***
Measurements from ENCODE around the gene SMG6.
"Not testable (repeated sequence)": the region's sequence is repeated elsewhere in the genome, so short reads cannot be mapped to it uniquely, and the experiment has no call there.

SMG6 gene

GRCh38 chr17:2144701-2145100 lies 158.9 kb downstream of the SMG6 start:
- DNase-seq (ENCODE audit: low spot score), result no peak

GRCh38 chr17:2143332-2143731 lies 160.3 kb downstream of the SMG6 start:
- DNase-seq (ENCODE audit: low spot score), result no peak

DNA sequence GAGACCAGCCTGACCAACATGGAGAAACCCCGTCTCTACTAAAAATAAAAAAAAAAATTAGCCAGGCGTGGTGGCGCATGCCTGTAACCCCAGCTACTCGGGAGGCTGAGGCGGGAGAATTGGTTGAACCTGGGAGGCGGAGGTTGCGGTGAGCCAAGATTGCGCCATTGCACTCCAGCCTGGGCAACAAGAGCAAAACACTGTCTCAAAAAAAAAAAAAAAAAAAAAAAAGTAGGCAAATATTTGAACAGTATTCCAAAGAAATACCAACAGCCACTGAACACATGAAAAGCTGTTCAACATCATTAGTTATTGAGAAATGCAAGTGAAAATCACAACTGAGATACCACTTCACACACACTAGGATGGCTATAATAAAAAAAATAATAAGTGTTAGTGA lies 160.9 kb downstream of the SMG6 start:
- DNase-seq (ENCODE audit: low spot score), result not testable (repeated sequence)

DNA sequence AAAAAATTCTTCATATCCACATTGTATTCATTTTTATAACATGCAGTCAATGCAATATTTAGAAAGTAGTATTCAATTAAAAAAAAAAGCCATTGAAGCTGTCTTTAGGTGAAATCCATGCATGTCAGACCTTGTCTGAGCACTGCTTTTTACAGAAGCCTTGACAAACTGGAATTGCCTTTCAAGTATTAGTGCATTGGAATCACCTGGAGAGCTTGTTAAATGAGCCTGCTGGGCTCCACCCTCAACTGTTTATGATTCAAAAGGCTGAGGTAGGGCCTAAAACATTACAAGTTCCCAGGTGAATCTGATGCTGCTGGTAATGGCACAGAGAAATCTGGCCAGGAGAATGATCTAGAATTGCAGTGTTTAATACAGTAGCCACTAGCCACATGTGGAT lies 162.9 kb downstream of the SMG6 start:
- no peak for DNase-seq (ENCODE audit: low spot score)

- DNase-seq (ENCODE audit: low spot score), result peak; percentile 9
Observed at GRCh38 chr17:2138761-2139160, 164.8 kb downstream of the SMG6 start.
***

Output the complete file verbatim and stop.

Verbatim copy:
Measurements from ENCODE around the gene SMG6.
"Not testable (repeated sequence)": the region's sequence is repeated elsewhere in the genome, so short reads cannot be mapped to it uniquely, and the experiment has no call there.

SMG6 gene

GRCh38 chr17:2144701-2145100 lies 158.9 kb downstream of the SMG6 start:
- DNase-seq (ENCODE audit: low spot score), result no peak

GRCh38 chr17:2143332-2143731 lies 160.3 kb downstream of the SMG6 start:
- DNase-seq (ENCODE audit: low spot score), result no peak

DNA sequence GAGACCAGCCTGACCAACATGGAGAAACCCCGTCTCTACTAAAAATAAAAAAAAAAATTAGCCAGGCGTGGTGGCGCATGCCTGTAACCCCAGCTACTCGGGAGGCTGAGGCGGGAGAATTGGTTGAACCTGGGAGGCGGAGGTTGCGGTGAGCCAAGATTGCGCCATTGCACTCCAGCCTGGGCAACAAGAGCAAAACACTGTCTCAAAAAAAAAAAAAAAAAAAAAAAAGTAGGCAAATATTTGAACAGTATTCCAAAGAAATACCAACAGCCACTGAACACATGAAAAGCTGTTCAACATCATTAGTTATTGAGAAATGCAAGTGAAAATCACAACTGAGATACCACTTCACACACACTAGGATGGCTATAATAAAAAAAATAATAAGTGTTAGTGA lies 160.9 kb downstream of the SMG6 start:
- DNase-seq (ENCODE audit: low spot score), result not testable (repeated sequence)

DNA sequence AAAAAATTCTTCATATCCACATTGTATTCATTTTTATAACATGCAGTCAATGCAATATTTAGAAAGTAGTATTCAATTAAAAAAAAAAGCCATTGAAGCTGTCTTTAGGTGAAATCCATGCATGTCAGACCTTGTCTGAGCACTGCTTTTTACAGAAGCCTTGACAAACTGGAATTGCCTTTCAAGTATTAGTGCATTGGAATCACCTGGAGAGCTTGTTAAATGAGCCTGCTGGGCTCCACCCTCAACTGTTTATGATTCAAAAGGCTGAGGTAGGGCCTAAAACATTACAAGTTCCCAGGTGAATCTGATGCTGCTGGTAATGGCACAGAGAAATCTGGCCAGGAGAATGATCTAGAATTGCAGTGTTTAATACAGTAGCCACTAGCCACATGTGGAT lies 162.9 kb downstream of the SMG6 start:
- no peak for DNase-seq (ENCODE audit: low spot score)

- DNase-seq (ENCODE audit: low spot score), result peak; percentile 9
Observed at GRCh38 chr17:2138761-2139160, 164.8 kb downstream of the SMG6 start.